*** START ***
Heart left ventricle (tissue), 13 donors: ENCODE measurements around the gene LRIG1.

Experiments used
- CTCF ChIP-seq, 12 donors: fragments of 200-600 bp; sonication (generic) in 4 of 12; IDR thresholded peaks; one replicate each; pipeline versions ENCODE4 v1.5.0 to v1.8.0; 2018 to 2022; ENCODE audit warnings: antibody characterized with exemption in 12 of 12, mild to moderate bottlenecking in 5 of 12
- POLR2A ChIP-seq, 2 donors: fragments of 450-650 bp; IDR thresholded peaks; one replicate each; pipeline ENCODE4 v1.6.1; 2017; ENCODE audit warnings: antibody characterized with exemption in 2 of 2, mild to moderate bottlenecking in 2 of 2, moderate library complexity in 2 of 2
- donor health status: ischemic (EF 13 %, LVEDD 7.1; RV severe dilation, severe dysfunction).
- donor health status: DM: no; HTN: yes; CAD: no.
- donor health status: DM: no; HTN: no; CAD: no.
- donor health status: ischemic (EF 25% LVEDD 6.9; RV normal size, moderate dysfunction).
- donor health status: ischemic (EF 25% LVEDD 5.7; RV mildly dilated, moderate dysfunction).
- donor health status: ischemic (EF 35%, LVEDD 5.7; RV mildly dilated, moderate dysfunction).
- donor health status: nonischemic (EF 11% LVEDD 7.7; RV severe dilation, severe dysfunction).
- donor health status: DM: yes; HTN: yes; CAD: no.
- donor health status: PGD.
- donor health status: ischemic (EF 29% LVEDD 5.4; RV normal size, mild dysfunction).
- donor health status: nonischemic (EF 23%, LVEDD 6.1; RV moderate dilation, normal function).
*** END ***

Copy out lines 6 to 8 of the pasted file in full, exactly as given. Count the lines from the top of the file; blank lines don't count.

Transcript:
- donor health status: DM: no; HTN: yes; CAD: no.
- donor health status: DM: no; HTN: no; CAD: no.
- donor health status: ischemic (EF 25% LVEDD 6.9; RV normal size, moderate dysfunction).